On April 4th, 1968, the Thursday before Palm Sunday, Martin Luther King was murdered in Memphis, Tennessee. He was there, as you might remember, supporting a strike by garbage workers in that city, and as he was standing on the balcony of the Lorraine Motel; he was shot dead.
I have since many years later been to the Lorraine Motel and seen that place. It's now been turned into an incredible Civil Rights Museum. And, you may remember what happened. The country erupted in grief and violence. There was obvious tension in Kansas City, as people worried that the violence happening in other cities might happen there. One thing that I would say, as you know, Kansas City, Missouri and Kansas City, Kansas are just stuck right up against one another with a river kind of running in between; and a couple of things happened on Friday, after King's assassination. One of the things that I found interesting was the way in which Kansas City, Kansas dealt with the crisis. The morning of school on Friday after King's death a number of students marched out of school saying they wanted to march downtown. And, the superintendent of schools showed up at the school and said, "That's great, and I'll march with you." And, he called the Chief of Police in Kansas City, Kansas and said, "I want the senior black officer to come and join us and march with us downtown." The students, the superintendent, and the black officer marched downtown, a couple of speeches were given, the superintendent said, "There will now be a memorial service back at the school." The group turned around and walked back to the school and had a memorial service and essentially the crisis was over.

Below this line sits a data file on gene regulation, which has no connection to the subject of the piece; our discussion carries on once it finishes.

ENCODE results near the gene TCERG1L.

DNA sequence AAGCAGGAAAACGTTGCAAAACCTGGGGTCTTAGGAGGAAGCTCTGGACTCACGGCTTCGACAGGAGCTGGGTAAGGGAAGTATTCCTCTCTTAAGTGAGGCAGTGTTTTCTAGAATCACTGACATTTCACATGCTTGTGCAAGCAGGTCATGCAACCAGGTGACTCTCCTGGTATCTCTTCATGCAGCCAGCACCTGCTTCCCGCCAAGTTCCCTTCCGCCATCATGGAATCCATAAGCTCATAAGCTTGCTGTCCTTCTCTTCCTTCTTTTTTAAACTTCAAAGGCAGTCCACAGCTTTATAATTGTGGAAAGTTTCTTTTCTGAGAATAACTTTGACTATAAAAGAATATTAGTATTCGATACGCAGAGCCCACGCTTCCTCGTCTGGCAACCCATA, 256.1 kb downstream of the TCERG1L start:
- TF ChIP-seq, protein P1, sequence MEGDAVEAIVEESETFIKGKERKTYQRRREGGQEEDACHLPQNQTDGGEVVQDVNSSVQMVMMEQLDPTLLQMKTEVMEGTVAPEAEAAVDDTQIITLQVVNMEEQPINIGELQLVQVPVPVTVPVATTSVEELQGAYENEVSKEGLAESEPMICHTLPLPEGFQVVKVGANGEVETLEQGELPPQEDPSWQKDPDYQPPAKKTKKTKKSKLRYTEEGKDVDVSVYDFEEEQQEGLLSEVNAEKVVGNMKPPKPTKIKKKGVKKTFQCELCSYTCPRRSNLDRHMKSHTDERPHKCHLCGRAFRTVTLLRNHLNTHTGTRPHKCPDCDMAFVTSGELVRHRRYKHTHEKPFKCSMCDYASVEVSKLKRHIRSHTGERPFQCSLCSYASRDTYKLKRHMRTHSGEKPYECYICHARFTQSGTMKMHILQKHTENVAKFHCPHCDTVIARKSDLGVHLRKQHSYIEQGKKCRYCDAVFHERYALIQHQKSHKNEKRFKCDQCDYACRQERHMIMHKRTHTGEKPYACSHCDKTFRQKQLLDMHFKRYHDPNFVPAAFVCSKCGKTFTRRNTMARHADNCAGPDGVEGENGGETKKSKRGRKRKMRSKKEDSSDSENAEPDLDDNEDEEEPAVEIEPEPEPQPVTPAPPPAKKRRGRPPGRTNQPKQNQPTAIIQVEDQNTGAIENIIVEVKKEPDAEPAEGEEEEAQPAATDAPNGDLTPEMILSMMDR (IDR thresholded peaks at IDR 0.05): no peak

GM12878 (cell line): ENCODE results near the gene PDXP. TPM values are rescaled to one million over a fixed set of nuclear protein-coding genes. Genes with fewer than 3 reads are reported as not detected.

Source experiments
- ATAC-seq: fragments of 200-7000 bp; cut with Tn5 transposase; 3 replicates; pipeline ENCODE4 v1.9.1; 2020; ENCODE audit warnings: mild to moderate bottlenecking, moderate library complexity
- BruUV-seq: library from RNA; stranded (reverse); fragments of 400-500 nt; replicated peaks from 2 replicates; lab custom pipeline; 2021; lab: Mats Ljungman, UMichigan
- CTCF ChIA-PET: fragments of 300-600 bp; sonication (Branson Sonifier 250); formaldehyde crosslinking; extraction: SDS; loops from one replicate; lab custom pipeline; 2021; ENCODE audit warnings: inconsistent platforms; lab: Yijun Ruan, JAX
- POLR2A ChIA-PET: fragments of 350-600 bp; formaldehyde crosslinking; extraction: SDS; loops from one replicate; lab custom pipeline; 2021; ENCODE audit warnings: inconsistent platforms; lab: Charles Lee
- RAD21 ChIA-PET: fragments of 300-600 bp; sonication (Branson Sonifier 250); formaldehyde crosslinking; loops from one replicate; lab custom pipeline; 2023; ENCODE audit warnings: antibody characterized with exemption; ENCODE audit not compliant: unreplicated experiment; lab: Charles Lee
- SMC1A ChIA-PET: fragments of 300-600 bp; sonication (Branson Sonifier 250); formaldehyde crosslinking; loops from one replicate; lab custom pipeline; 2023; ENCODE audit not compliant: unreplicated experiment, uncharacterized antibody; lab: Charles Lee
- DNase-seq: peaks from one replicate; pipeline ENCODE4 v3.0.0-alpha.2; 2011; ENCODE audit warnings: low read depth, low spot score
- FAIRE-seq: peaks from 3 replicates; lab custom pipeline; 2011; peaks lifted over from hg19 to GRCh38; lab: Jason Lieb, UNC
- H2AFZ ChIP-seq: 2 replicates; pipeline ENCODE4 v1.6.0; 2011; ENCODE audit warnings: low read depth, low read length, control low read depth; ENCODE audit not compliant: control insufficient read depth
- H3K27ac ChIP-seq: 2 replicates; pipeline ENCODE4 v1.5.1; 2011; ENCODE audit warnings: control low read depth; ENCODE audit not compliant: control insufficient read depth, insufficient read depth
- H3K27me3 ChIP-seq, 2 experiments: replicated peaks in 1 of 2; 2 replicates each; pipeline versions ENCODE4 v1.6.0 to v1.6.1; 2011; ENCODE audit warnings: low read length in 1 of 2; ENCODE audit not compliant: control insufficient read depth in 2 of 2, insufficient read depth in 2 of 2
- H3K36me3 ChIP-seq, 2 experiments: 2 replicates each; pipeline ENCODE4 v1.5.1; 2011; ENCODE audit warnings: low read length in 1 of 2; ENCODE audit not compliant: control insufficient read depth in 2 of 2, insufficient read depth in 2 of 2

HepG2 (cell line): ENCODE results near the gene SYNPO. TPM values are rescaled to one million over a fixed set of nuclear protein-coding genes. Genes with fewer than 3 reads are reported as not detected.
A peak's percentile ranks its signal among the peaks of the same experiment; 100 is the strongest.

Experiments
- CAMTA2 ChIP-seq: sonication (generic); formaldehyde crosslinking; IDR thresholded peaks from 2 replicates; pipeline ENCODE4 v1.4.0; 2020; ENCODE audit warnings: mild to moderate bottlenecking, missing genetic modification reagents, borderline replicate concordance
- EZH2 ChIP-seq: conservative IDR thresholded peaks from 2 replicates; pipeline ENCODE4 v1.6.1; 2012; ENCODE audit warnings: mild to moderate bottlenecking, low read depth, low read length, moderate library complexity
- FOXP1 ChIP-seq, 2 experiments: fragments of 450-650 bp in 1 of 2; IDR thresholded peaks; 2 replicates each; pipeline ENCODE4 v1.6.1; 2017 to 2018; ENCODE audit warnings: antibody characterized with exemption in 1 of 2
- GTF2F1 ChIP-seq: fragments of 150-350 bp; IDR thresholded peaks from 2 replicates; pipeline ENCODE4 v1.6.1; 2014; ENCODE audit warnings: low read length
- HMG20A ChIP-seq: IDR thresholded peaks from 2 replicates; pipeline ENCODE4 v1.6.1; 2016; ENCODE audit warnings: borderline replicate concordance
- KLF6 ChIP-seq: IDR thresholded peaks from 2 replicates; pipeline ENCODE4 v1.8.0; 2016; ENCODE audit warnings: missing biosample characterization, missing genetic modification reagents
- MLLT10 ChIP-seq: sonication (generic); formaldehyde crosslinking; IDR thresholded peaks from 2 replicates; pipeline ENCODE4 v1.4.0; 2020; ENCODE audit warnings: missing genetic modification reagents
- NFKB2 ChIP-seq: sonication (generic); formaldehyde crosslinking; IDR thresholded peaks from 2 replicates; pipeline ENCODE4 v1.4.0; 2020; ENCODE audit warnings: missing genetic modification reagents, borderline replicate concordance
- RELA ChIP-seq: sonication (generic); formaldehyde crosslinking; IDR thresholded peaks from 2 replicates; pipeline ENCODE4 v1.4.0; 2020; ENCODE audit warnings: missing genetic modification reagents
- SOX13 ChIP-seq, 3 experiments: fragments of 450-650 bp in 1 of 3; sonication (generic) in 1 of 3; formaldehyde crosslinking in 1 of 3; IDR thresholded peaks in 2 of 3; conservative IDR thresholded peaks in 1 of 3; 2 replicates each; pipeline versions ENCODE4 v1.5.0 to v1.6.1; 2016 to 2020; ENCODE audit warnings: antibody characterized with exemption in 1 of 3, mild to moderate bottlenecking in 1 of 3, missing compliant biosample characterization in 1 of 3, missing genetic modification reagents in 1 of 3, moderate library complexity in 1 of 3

In Kansas City, Missouri, Clarence Kelley, who is the Head of the Police by Friday evening had called full alert and things were ready to roll.
Palm Sunday March
Palm Sunday it was decided by the city officials and the church officials would be a day in which we would honor Dr. King. We would have a march in the city, after church. And, after church on April 7th, which was a beautiful sunny day. Driving up here today from the lake, I thought, this is how it looked that day, except that it was a lot warmer. But, it was clear and beautiful just like today. The clergy and a number of cathedral parishioners, Grace and Holy Trinity parishioners joined with as many as fifteen thousand other Kansas Citians in a peaceful march to grieve the death of Dr. King and to pray for reconciliation.